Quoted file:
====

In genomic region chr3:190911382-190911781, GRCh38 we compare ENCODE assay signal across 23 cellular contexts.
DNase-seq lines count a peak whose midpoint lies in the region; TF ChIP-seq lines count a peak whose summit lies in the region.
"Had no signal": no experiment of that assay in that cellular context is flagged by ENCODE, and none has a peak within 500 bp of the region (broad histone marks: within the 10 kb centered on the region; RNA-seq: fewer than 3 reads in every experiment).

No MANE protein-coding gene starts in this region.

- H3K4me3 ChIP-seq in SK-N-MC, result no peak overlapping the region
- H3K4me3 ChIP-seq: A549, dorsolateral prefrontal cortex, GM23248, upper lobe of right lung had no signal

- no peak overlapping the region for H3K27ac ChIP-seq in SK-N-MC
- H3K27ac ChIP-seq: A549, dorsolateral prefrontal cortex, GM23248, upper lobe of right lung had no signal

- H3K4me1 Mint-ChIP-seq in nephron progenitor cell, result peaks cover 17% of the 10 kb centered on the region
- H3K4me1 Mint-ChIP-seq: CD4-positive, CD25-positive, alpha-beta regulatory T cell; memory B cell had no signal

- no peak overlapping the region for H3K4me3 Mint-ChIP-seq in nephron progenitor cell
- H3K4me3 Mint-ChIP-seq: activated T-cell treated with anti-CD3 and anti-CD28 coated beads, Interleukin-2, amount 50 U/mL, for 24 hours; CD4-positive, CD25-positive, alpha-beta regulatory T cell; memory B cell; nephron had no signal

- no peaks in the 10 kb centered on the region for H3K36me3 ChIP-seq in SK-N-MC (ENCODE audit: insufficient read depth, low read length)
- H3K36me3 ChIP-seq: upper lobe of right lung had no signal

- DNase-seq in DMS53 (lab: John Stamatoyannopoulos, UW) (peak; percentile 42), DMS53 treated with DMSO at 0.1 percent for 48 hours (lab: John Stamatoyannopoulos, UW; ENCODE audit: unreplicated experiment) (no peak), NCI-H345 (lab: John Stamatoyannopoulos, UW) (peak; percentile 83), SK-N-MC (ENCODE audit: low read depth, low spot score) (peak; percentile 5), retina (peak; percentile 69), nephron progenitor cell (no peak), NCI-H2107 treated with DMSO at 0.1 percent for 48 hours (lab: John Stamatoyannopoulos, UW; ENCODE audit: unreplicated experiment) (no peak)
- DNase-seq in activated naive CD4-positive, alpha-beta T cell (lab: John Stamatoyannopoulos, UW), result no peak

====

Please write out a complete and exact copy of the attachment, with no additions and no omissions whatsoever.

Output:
In genomic region chr3:190911382-190911781, GRCh38 we compare ENCODE assay signal across 23 cellular contexts.
DNase-seq lines count a peak whose midpoint lies in the region; TF ChIP-seq lines count a peak whose summit lies in the region.
"Had no signal": no experiment of that assay in that cellular context is flagged by ENCODE, and none has a peak within 500 bp of the region (broad histone marks: within the 10 kb centered on the region; RNA-seq: fewer than 3 reads in every experiment).

No MANE protein-coding gene starts in this region.

- H3K4me3 ChIP-seq in SK-N-MC, result no peak overlapping the region
- H3K4me3 ChIP-seq: A549, dorsolateral prefrontal cortex, GM23248, upper lobe of right lung had no signal

- no peak overlapping the region for H3K27ac ChIP-seq in SK-N-MC
- H3K27ac ChIP-seq: A549, dorsolateral prefrontal cortex, GM23248, upper lobe of right lung had no signal

- H3K4me1 Mint-ChIP-seq in nephron progenitor cell, result peaks cover 17% of the 10 kb centered on the region
- H3K4me1 Mint-ChIP-seq: CD4-positive, CD25-positive, alpha-beta regulatory T cell; memory B cell had no signal

- no peak overlapping the region for H3K4me3 Mint-ChIP-seq in nephron progenitor cell
- H3K4me3 Mint-ChIP-seq: activated T-cell treated with anti-CD3 and anti-CD28 coated beads, Interleukin-2, amount 50 U/mL, for 24 hours; CD4-positive, CD25-positive, alpha-beta regulatory T cell; memory B cell; nephron had no signal

- no peaks in the 10 kb centered on the region for H3K36me3 ChIP-seq in SK-N-MC (ENCODE audit: insufficient read depth, low read length)
- H3K36me3 ChIP-seq: upper lobe of right lung had no signal

- DNase-seq in DMS53 (lab: John Stamatoyannopoulos, UW) (peak; percentile 42), DMS53 treated with DMSO at 0.1 percent for 48 hours (lab: John Stamatoyannopoulos, UW; ENCODE audit: unreplicated experiment) (no peak), NCI-H345 (lab: John Stamatoyannopoulos, UW) (peak; percentile 83), SK-N-MC (ENCODE audit: low read depth, low spot score) (peak; percentile 5), retina (peak; percentile 69), nephron progenitor cell (no peak), NCI-H2107 treated with DMSO at 0.1 percent for 48 hours (lab: John Stamatoyannopoulos, UW; ENCODE audit: unreplicated experiment) (no peak)
- DNase-seq in activated naive CD4-positive, alpha-beta T cell (lab: John Stamatoyannopoulos, UW), result no peak